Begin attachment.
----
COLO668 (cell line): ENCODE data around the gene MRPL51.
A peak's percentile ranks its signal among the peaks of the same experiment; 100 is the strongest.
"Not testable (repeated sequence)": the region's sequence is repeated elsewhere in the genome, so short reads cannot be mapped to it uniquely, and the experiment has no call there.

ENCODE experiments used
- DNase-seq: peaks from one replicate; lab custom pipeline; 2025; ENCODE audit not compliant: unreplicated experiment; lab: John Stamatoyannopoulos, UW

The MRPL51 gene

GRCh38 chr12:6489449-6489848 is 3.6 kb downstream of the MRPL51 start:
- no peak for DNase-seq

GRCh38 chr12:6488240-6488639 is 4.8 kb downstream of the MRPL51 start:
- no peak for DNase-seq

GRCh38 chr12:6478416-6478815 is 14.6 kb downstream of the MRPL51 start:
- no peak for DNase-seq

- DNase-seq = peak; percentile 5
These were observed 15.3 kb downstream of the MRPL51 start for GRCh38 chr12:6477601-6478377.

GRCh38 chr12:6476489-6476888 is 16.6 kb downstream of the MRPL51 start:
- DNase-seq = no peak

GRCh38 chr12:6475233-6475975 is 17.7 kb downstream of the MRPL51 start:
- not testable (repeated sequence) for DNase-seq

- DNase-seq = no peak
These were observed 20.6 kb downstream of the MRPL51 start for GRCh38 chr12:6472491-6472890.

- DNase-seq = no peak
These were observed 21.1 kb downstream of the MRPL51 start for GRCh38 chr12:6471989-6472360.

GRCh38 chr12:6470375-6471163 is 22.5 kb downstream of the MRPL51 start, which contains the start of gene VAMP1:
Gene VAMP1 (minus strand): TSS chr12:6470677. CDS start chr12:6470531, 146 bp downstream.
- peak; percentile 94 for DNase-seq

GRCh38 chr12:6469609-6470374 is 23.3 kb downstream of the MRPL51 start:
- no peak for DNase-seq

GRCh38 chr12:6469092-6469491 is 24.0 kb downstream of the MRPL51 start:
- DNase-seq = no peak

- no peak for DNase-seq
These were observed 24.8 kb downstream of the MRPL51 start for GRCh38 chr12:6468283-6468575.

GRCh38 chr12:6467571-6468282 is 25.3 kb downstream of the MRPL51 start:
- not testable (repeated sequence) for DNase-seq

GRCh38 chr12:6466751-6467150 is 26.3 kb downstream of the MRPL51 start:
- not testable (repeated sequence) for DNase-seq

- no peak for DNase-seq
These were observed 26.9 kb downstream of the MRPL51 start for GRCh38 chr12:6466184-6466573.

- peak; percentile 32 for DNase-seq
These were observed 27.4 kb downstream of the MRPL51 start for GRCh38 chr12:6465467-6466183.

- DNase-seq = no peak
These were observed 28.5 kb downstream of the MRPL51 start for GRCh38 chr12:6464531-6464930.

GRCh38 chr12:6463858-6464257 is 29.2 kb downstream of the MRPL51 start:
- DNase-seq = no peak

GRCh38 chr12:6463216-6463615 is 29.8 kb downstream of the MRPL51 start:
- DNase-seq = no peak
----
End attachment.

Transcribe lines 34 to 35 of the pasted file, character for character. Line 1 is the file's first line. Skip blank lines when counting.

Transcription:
GRCh38 chr12:6466751-6467150 is 26.3 kb downstream of the MRPL51 start:
- not testable (repeated sequence) for DNase-seq